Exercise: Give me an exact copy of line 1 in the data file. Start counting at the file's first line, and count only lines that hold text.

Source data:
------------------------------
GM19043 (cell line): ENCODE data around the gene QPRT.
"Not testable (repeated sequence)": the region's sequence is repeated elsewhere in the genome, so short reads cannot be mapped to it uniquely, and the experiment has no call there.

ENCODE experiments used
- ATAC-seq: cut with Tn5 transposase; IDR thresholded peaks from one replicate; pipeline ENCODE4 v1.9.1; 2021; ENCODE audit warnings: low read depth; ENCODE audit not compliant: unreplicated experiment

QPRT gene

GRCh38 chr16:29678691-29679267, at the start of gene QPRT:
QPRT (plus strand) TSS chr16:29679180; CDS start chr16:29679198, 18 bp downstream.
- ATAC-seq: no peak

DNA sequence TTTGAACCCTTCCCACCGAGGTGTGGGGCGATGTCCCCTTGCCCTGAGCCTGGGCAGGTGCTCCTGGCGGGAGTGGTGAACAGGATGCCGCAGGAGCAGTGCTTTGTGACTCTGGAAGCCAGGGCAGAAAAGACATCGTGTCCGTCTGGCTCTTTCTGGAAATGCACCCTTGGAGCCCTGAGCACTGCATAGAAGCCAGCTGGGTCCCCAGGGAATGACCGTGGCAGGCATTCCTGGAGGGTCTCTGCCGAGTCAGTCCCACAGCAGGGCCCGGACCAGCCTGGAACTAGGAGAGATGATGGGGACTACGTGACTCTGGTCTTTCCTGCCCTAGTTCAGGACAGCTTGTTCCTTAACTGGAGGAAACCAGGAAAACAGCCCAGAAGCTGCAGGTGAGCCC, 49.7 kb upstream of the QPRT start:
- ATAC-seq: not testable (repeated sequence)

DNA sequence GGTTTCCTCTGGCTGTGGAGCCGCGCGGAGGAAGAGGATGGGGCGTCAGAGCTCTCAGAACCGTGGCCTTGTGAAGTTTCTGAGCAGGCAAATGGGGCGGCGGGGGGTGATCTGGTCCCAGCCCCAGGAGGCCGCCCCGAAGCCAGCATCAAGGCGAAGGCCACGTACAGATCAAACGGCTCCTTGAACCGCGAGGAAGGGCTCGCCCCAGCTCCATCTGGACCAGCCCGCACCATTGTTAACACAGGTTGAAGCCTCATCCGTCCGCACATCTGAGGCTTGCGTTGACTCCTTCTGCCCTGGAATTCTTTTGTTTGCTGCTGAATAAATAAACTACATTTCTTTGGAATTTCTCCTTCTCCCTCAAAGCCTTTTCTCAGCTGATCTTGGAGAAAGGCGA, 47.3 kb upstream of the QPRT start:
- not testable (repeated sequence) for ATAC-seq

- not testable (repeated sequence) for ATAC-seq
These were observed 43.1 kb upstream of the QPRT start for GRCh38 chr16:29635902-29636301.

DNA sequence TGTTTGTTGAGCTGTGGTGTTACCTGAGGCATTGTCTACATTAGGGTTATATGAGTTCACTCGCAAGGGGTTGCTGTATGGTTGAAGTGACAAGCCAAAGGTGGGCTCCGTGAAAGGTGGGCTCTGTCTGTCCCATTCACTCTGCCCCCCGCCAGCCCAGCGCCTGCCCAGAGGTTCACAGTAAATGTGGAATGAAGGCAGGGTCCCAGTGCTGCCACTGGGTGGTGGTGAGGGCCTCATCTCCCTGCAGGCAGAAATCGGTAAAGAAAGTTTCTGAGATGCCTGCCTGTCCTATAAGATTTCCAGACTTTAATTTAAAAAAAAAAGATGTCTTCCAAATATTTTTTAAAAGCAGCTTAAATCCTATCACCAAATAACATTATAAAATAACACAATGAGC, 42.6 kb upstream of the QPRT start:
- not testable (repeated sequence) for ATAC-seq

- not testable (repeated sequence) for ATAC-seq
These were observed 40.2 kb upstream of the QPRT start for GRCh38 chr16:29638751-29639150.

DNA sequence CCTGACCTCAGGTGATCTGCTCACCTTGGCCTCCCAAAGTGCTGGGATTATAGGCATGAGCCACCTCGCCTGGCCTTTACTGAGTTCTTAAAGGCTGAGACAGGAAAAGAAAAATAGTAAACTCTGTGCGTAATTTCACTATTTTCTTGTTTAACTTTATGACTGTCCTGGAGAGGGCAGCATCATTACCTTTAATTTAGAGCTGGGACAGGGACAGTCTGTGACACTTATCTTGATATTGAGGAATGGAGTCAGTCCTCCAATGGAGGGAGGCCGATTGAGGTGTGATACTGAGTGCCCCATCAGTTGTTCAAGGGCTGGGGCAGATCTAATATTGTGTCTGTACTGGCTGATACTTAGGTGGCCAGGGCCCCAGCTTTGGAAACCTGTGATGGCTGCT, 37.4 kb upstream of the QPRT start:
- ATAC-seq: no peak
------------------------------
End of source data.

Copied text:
GM19043 (cell line): ENCODE data around the gene QPRT.